Later On

A blog written for those whose interests more or less match mine.

What’s weird about the GOP fight against Obamacare…

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And the thing I still can’t get my head around: Republicans are doing everything they can short of throwing themselves bodily under the bus—and figuratively they did that with the shutdown/debt-ceiling debacle—with one goal in mind: to prevent low-income Americans from getting healthcare. That’s it: that’s the goal. And it was presaged in the fact that the Affordable Care Act passed without a single Republican vote. But it did pass, it is the law, and the Supreme Court found it to be so.

I have a very conservative friend who was a minister—he’s now retired—and in a discussion of this, he said that giving the poor healthcare would harm them by making them become dependent on the state and simply want free handouts.

I replied that I knew quite a few people who were working at two or three jobs, often only part-time jobs without benefits, and they have no health insurance or any hope of affording it. They are not sitting back and living on handouts. I have never encountered any of the group he thinks are so numerous, but I do know quite a few who have the mindset that they’re in it for themselves and they will take what they can get and they’re not about to give anything away. That type is depressingly common.

And anyway, as I recall, Jesus didn’t charge for the healings that He did, and He didn’t seem to worry about creating dependency. (Come to think of it, He rather encouraged it: ‘Depend on Me.’) Since my friend knows the New Testament better than I, I suggested he could sort of scan through it in his mind and see where “helping the poor get access to healthcare” would fit in. I don’t think it would be under the “Fight to the death” column.

In ThinkProgress Igor Volsky reports on the fight against healthcare for low-income Americans:

Conservative advocates funded by the billionaire industrialist brothers Charles and David Koch have launched a massive campaign pressuring states to deny health care coverage to lower income Americans through the Medicaid expansion contained in the Affordable Care Act.

The effort, orchestrated by the group Americans for Prosperity, is targeting lawmakers in Virginia tasked with deciding whether the state should accept federal dollars to provide insurance to individuals and families below 133 percent of the federal poverty line ($31,321 in income for a family of four). Volunteers with the organization are distributing flyers through door-to-door canvassing, attending committee hearings, and according to one lawmakers who has become a target of the campaign, intimidating constituents.

As many as 400,000 Virginians could qualify for coverage if the state expands the Medicaid program, but AFP is warning Virginians that the system “will cost Virginia taxpayers billions,” require “future tax hikes and budget cuts to vital services like schools, police and fire departments,” undermine the “doctor-patient relationship,” increase wait times and even endanger lives. “Medicaid patients are almost twice as likely to die during surgery than individuals with private insurance,” the group writes on its website.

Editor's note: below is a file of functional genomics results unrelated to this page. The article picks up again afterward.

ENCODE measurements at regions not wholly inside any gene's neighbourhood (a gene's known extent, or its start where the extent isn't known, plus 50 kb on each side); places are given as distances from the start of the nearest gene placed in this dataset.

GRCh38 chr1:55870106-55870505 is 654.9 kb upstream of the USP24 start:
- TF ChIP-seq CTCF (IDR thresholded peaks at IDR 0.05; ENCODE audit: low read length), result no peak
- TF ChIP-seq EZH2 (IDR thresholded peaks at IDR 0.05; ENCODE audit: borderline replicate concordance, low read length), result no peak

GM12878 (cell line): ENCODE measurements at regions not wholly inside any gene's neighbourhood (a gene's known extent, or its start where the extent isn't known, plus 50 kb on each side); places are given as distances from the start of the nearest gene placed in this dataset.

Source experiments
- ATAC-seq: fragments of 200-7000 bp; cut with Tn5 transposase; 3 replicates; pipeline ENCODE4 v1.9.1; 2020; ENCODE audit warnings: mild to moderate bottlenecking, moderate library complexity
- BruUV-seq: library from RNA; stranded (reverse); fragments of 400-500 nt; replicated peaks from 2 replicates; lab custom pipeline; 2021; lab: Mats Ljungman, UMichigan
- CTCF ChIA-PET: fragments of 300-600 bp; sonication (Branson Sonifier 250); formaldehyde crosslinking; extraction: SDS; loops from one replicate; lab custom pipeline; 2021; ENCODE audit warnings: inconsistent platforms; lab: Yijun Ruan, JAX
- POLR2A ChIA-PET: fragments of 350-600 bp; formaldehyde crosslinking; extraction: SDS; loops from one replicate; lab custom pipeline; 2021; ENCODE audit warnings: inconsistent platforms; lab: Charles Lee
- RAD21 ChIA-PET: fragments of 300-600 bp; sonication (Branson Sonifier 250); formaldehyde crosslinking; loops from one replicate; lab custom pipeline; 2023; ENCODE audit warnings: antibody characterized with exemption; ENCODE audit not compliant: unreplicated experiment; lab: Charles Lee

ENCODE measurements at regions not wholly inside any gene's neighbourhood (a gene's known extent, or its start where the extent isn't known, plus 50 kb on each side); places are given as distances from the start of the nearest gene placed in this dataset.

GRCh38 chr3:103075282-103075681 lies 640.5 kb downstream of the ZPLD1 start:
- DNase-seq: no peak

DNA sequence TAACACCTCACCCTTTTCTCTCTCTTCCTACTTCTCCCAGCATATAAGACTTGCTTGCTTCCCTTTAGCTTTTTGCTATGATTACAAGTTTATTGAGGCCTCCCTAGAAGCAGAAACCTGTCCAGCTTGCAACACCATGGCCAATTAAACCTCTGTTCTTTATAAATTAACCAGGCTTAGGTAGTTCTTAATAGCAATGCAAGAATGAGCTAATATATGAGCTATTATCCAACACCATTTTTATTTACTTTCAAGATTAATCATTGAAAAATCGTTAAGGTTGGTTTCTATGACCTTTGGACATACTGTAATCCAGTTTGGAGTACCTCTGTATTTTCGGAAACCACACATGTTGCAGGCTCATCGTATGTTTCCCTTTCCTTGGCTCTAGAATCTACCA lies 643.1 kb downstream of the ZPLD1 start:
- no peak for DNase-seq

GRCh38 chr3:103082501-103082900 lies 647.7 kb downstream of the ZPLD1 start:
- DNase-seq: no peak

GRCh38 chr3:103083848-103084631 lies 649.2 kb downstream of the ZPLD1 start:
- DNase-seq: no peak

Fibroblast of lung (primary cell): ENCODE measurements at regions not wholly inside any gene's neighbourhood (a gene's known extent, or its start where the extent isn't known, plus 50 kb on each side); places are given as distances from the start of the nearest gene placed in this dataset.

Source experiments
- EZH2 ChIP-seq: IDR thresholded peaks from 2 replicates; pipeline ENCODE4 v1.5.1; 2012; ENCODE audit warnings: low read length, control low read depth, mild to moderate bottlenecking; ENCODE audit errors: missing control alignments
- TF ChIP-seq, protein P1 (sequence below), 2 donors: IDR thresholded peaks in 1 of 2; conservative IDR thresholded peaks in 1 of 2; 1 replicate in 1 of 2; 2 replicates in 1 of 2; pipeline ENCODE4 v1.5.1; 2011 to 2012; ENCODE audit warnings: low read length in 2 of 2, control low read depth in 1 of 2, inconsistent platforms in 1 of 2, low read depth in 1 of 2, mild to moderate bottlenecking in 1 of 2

Under the Affordable Care Act, the federal government will pick up 100 percent of the cost of growing the program from 2014 to 2016 and states would contribute 10 percent thereafter. Analysis from the Commonwealth Institute for Fiscal Analysis in Richmond finds that “net savings from Medicaid expansion would average about $135 million per year in the upcoming budget cycle” since expanding Medicaid “would allow the state to use federal funds instead of state dollars for these programs that already provide care to the uninsured in Virginia.”

Seventy-six percent of Virginia doctors treat new Medicaid patients, and the “share of doctors accepting new Medicaid patients is nearly the same as the share who are accepting new patients with private insurance or Medicare,” the Institute reports. While Medicaid beneficiaries tend to be less healthy than the general uninsured population, people who do enroll in the program “are 25 percent more likely to report that their health is ‘good’ or ‘excellent.’”

The GOP’s refusal to fully implement the Affordable Care Act will leave more than half of the nation’s uninsured working poor, approximately 8 million people, without access to health insurance. The 26 GOP-controlled states not participating in the law’s Medicaid expansion are home to a disproportionate share of low-income Americans who aren’t poor enough to qualify for the existing Medicaid program and make too much to be eligible for subsidies in the ACA’s insurance marketplaces.

Americans for Prosperity has spent millions “in states around the country, including Arkansas, Florida, Ohio, Louisiana, Michigan and Pennsylvania, to run the kind of aggressive campaign that it is now waging here in Virginia, where much will depend on the governor’s race,” the New York Times notes. Democrat Terry McAuliffe favors expansion, while his Republican opponent, Ken Cuccinelli, does not. The Virginia panel weighing in on the matter will decide the question after the Nov. 5 election.

Written by Leisureguy

19 October 2013 at 2:06 pm

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